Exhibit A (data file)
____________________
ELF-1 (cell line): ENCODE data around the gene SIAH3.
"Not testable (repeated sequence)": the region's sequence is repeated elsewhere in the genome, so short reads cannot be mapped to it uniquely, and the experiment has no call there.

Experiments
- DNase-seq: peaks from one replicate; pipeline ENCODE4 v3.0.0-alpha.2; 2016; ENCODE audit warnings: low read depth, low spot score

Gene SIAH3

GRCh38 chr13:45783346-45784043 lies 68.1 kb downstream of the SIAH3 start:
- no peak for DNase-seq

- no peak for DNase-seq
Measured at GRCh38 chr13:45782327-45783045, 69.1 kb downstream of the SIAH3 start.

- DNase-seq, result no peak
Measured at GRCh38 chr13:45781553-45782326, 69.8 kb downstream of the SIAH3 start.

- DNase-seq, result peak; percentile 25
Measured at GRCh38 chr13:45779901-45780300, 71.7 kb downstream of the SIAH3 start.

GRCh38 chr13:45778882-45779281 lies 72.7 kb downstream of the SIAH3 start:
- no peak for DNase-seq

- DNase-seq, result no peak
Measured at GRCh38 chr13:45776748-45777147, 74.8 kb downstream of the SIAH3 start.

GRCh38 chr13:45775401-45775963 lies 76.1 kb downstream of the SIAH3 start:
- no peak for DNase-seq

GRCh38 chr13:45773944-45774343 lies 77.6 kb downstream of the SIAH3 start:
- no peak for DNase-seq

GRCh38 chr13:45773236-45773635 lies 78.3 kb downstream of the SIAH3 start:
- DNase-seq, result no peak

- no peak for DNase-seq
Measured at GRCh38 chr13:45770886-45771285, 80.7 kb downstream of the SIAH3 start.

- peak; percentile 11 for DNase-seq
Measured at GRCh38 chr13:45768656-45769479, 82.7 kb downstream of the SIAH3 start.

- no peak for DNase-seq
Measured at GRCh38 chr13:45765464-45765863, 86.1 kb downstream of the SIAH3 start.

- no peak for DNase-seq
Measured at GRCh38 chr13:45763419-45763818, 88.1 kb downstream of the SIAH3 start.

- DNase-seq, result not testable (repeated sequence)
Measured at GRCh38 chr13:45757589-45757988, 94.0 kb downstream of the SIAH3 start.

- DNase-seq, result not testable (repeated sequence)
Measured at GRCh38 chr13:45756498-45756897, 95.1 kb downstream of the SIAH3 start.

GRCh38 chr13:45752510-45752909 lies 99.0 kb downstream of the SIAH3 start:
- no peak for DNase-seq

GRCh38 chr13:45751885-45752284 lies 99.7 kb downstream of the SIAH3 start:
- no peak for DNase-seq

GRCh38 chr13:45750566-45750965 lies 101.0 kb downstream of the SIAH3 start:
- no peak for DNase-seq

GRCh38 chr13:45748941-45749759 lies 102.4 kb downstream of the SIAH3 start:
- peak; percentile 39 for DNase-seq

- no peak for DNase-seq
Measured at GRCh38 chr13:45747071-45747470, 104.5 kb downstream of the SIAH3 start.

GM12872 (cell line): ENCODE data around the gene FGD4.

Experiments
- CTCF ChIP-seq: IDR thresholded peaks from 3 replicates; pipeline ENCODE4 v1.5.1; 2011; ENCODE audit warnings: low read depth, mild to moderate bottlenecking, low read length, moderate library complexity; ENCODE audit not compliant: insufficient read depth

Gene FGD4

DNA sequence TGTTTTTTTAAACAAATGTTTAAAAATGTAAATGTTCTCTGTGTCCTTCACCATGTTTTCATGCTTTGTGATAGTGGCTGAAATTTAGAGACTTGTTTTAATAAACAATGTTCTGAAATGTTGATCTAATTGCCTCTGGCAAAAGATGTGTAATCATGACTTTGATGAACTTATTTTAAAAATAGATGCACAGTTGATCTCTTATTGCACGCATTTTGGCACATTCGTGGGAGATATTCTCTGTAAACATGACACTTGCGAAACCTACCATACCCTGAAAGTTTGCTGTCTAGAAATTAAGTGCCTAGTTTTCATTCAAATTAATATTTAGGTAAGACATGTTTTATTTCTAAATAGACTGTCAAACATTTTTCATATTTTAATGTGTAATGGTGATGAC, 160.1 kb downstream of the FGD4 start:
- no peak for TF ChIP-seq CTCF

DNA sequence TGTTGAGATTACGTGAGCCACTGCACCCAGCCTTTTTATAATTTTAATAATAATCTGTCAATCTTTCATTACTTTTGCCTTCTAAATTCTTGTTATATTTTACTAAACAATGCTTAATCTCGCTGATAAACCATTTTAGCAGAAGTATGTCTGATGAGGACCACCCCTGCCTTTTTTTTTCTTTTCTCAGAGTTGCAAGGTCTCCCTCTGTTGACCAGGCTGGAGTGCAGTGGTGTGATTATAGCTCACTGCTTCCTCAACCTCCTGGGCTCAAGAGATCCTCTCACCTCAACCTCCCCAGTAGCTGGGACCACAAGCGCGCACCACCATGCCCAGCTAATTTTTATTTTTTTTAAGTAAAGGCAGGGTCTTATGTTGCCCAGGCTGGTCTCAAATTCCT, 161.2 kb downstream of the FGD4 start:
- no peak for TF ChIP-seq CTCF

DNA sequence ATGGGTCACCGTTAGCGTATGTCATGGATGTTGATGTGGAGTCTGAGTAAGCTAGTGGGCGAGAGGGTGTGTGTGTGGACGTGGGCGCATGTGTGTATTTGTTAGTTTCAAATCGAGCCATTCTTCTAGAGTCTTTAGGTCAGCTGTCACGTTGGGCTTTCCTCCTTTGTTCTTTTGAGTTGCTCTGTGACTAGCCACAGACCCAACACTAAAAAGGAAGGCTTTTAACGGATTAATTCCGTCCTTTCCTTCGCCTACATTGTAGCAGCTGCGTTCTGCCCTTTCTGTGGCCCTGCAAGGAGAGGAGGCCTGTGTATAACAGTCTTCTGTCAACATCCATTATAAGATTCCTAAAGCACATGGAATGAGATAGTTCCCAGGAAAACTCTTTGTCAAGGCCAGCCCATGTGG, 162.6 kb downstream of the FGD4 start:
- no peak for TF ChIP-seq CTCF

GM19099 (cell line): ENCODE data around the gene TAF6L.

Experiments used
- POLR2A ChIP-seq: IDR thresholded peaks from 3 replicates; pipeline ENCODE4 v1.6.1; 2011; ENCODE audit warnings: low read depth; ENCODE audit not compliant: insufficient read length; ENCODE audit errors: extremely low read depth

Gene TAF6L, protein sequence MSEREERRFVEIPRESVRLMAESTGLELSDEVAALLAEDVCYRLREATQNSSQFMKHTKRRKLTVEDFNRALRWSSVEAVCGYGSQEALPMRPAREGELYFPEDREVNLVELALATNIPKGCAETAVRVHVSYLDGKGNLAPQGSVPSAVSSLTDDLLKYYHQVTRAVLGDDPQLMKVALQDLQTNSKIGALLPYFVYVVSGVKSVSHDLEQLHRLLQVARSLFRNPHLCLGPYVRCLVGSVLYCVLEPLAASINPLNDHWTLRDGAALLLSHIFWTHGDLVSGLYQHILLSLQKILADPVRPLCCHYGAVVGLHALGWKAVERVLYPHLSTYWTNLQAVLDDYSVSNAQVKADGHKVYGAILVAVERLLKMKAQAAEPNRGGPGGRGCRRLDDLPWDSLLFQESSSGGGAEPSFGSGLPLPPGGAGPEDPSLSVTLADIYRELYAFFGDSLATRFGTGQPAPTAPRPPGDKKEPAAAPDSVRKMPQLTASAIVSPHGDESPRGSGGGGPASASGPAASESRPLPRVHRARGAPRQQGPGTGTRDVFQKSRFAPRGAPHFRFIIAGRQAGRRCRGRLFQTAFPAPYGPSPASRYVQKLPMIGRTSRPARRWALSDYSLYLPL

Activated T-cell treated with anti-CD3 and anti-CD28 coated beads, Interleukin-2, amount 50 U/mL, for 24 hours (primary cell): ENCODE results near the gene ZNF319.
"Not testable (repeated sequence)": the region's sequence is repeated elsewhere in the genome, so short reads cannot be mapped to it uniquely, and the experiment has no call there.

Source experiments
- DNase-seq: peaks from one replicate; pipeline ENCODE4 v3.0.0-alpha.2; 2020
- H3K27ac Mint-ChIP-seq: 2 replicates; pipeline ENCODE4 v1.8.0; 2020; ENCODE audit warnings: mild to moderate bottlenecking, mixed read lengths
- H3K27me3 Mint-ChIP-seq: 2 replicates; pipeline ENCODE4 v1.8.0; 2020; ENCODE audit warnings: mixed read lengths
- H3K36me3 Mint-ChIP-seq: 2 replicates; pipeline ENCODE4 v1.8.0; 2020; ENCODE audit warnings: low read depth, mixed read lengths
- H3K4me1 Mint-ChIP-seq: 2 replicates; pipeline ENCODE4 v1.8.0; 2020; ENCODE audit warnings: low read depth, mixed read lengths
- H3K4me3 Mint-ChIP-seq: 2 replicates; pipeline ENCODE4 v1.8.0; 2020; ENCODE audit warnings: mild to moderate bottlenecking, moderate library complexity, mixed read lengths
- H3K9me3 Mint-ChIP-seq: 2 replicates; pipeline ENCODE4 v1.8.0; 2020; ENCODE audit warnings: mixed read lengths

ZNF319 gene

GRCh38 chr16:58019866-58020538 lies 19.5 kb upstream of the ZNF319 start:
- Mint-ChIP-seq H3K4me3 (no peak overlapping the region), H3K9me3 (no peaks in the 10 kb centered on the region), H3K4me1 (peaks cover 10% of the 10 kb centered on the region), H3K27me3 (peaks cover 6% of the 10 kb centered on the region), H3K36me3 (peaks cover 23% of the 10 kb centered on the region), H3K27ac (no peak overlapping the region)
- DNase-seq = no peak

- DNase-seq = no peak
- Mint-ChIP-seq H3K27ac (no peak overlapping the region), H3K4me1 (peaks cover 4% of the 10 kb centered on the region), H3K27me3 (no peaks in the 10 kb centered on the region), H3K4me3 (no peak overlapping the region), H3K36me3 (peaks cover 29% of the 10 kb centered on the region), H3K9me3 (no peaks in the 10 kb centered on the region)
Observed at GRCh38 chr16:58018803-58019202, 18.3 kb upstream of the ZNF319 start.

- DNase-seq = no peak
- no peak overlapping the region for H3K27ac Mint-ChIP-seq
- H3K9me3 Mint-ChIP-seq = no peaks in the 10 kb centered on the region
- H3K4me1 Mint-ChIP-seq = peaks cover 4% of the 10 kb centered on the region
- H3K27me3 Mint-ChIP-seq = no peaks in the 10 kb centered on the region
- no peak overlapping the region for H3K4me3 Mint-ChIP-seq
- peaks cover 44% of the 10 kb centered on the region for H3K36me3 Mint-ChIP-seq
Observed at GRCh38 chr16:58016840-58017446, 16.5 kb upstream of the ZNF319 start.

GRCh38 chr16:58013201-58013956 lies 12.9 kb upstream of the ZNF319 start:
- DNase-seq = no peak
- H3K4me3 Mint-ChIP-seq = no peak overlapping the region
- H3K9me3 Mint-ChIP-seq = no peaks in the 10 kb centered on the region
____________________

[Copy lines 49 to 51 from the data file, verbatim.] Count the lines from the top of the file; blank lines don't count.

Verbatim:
Gene FGD4

DNA sequence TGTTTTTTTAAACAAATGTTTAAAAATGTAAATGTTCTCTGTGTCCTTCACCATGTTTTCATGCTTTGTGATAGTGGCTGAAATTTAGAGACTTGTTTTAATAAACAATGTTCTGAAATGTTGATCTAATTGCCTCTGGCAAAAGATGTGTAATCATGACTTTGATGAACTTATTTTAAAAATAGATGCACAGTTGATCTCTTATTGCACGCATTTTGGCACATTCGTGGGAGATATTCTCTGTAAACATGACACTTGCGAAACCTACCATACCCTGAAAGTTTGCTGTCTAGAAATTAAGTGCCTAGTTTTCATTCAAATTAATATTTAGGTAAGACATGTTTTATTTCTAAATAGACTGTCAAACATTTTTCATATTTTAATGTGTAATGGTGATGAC, 160.1 kb downstream of the FGD4 start:
- no peak for TF ChIP-seq CTCF